But although he thumbed his nose at God and ran, God found him. On shipboard, in the storm, in the belly of the great fish. Everywhere he turned, God was there.
A weary and worn down Jonah finally did go to Nineveh. He preached. The whole city put on sackcloth and ashes and called upon God. It was an evangelistic success. But not to Jonah. In the last frame, we see Jonah pouting on the east side of the city, wallowing in narcissistic pity. He could have been the man of the hour, rejoicing in the salvation of an entire city, 120,000 souls; but instead he remains focused on his own little self. But me, what about me? How will this make me look?
Even then, God does not leave him but treats him kindly, patiently trying to reason with him.
This story is not so much about Jonah as about God, and it gives me a whole new dimension of God—His grace, His long-suffering, His mercy, His love. Not the watchdog in the sky, but the Hound of Heaven, tirelessly pursuing the lost and reluctant. Yearning for His errant children, He goes the second mile and the third and the fourth, never giving up. Even if I run and hide and turn my back on Him, He is right behind me.
Francis Thompson himself, author of The Hound of Heaven, was one of these lost sinners. Hiding from God, from himself—a seeming failure, he ran. Flunking out of medical school, declared unfit for the priesthood, as a last resort, he tried to join the military, but even there was rejected because of his drug habit. He made his way to London where he lived on the streets, selling newspapers, hawking pencils, holding horses, and becoming so shabby he was turned away from the public library.
There, sleeping on the streets of London, sick and dissolute, he “saw a vision of Jacob’s ladder pitched betwixt heaven and Charing Cross.” He was at the end of his rope, hanging on with one hand, the other reaching out, when a woman of the street found him and kept him alive with her charity.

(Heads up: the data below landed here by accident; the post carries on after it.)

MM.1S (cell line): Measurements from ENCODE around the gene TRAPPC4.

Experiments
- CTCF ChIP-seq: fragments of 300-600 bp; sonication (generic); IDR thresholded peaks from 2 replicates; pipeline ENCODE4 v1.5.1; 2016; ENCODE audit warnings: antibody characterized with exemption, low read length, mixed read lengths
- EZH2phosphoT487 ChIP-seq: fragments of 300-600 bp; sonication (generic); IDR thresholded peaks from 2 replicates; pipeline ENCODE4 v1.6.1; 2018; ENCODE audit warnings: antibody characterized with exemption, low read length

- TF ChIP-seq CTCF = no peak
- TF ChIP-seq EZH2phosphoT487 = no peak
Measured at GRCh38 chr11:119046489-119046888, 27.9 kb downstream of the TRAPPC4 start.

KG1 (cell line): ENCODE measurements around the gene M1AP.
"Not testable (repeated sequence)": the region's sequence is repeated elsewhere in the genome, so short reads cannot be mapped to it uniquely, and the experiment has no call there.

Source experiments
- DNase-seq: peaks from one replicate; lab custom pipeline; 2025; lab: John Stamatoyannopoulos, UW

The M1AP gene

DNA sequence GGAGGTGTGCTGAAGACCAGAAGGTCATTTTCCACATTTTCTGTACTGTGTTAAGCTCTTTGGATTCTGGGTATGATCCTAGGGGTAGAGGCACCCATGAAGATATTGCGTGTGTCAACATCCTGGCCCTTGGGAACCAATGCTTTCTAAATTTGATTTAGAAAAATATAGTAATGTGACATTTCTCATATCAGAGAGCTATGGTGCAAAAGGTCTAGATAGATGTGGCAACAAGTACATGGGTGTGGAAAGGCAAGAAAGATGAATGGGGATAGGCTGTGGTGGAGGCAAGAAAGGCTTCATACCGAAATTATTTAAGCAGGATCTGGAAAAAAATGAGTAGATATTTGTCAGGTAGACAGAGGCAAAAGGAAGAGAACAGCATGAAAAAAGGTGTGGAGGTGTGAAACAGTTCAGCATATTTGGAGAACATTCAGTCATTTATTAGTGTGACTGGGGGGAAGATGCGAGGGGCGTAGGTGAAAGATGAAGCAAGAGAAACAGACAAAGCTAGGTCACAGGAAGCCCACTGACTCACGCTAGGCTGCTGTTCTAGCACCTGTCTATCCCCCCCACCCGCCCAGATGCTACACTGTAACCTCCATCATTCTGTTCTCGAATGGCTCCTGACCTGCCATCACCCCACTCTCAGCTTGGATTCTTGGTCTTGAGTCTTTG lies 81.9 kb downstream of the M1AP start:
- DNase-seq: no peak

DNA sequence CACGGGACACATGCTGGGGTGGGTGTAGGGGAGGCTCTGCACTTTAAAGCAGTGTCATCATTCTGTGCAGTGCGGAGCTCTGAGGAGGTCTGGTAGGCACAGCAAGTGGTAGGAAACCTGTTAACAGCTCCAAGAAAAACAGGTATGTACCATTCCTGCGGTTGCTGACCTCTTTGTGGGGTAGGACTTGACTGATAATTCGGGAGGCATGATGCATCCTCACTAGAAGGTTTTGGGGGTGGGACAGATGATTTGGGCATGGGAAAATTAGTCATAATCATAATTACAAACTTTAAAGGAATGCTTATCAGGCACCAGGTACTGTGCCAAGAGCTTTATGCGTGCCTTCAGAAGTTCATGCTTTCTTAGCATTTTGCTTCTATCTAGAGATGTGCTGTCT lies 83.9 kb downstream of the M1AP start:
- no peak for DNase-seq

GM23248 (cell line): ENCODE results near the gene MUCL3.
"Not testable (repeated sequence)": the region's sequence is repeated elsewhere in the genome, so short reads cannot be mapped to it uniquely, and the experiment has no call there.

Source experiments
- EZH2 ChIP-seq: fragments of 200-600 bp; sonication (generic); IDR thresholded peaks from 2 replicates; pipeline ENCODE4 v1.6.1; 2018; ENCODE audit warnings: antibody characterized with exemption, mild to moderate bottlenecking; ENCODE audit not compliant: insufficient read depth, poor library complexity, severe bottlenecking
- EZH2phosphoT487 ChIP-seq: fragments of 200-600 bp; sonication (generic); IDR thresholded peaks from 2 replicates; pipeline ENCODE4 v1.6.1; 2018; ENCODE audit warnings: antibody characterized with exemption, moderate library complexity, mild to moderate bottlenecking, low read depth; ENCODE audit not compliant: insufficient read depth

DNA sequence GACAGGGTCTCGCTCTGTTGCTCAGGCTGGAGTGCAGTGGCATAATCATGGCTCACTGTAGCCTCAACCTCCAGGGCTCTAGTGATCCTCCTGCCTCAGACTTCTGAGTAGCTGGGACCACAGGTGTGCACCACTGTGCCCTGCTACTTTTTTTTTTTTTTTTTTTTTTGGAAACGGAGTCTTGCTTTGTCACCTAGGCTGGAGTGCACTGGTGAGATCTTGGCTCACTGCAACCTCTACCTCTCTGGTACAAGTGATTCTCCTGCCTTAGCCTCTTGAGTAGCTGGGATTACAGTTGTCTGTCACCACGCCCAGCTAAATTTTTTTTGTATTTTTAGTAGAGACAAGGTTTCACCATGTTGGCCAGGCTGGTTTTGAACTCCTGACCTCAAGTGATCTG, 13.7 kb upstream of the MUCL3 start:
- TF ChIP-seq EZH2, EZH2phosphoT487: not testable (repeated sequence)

By some miracle his poetry, written on scraps of paper, came to the attention of an editor who persuaded him to come off the streets, kick his laudanum habit, and write his poetry. “To be the poet of the return to nature is something, but I would be the poet of the return to God,” was his wish.
No matter how his flight or where, he could not get away from God. “Down the nights and down the days,” he wrote, “I fled Him . . . I hid from Him . . . from those strong Feet that followed, followed after.” Always God was right behind him, relentless in His pursuit. When he goes to ground at last, he hears a voice saying. “Rise, clasp my hand, and come. . . . Ah, fondest, blindest, weakest, I am He whom thou seekest.”* The metaphor of the Hound of Heaven enhanced and enlarged the nature of God for me. He is not remote, silent, and indifferent. Not hoping I will fail so He can pounce on me. Instead, no matter where I go or how far I run, He is searching me out. “Whither shall I go from thy spirit? Or whither shall I flee from thy presence? If I ascend up into heaven, thou art there: if I make my bed in hell, behold, thou art there.
If I take the wings of the morning and dwell in the uttermost parts of the sea, even there shall thy hand lead me, and thy right hand shall hold me” (Ps. 139:7-10).
Here is one of the mysteries of God that gives new insight and depth to our relationship. It is not that I am seeking Him (I have my own checkered motives), but that He is seeking me. Before I can call out to Him, He calls out to me, “Where are you?” As He found Adam and Eve, as He pursued the prodigal son, as He tracked down Jonah, He is hunting for me. Not to give openhanded gifts, not to save me from the petty irritations of life or its testing trials. He is seeking me out for the redemption of my soul.
*Francis Thompson, The Hound of Heaven.
Rosalie Hunt Mellor writes in the corner of the woods in Grand Rapids, Minnesota.